Qantas' first Boeing 737NG (or 'Next Generation') fitted with Boeing's slick Sky Interior made its Australian debut today, as the QF610 service from Melbourne to Brisbane.
If you were on that flight you'd certainly have noticed something different from the run-of-the-mill Boeing 737s which form the backbone of Qantas' domestic fleet.
We're not just talking about the obvious allure of that 'new plane' smell (it's like a new car smell but around $81 million expensive).
The radical new-look Boeing Sky Interior cabin is lighter, brighter and looks more spacious – and when it comes to headroom between your noggin and the luggage big, it is more spacious.
Based on the interior of the Boeing 787 Dreamliner, Boeing Sky Interior represents a major makeover for conventional aircraft interiors.
The airplane’s entry area is brighter and more open, showcasing the new design at the first opportunity and helping smooth the transition to the aircraft.
The gently sculpted sidewalls feature larger oval window surrounds (shown below) to let in more light, and while the windows are physically the same size they certainly seem larger.
While the overhead luggage compartments have been enlarged, a natty pivot-hinge design and upward-sweeping doors take up less space above the passenger to add to a feeling of greater headroom.
The ceiling is finished in a soft sky blue to convey a greater feeling of space and comfort, with LED lighting in the ceiling and sidewalls gently changing colour in different cycles throughout the flight.
There's no truth to the rumour that the lights switch into a 'Saturday Night Fever' disco mode during the John Travolta safety video.
And speaking of video, here's a little wrap-up we shot during our recent tour of Boeing's Seattle facility where the 737s are built, to highlight the new and noteworthy design features of the Boeing Sky Interior.
Qantas' new BSI aircraft – dubbed 'Kalgoorlie' (rego number VH-VZT, for the boffins who track such things) - will be “prioritised on the east-west route” says Alison Webster, Qantas Executive Manager for Customer Experience, “but they will also feature on our prime ‘golden triangle’ routes of Sydney-Melbourne-Brisbane.”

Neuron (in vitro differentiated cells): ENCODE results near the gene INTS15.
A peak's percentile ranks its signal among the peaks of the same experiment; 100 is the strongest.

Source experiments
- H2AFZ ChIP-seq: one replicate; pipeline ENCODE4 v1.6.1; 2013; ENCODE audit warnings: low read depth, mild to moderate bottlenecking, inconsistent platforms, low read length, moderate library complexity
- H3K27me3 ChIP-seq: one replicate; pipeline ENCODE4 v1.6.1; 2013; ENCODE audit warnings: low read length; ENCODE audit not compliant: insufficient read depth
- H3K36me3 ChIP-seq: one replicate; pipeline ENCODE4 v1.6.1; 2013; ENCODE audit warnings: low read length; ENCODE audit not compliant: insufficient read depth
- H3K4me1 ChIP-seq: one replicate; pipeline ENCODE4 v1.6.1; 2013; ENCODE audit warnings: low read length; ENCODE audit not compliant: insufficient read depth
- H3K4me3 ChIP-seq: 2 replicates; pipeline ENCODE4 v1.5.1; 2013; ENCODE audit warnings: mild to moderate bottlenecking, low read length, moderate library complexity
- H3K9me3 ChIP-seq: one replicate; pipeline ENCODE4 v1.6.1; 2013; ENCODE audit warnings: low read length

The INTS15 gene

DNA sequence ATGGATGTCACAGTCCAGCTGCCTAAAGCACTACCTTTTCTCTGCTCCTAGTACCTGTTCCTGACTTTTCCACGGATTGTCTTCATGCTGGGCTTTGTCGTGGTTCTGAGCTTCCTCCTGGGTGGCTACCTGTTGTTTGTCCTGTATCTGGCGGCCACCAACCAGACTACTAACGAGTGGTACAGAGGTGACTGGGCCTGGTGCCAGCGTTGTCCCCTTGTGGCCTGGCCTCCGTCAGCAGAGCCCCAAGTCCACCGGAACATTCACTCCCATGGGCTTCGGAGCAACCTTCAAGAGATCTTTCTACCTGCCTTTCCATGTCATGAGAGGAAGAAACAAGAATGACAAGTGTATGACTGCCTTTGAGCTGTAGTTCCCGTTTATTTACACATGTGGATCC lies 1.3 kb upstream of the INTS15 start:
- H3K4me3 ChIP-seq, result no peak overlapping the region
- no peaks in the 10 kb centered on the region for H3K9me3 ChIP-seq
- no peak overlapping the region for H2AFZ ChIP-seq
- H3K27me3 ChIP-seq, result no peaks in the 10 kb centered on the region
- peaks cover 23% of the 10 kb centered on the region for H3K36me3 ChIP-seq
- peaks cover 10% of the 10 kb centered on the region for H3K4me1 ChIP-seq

Apart from the cool cabin design, the seats on this latest 787-800NG will be the same as Qantas’ six 737-800s already in domestic service, except that the business class Marc Newson/Recaro seats will be covered in a grained ‘claret’ leather.
Business class passengers get a seat that’s 22 inches wide with 37 inches of legroom, an adjustable headrest, extendable legrest with foldout footrest, laptop power and a 10.6 inch in-arm touchscreen for video.
Economy passengers will find their seats are a tighter 17.2 inches wide with 30 inches of legroom, a 9 inch seatback touchscreen and one laptop power point shared between every two seats.
Every seat throughout the plane also includes a USB port which can be used to recharge devices such as smartphones and tablets, as well as piping digital music, photos and even documents through the in-flight entertainment system – so you can listen to your own choice of music, watch a photo slideshow or preview documents on the touchscreen.
Qantas isn't the first to fly a BSI-equipped 737 in Australian skies, of course – the Red Roo was gazumped by Virgin Australia, which showcased its factory-fresh 737-800 on the day the challenger relaunched from Virgin Blue. Virgin Australia now has six BSI aircraft in its fleet.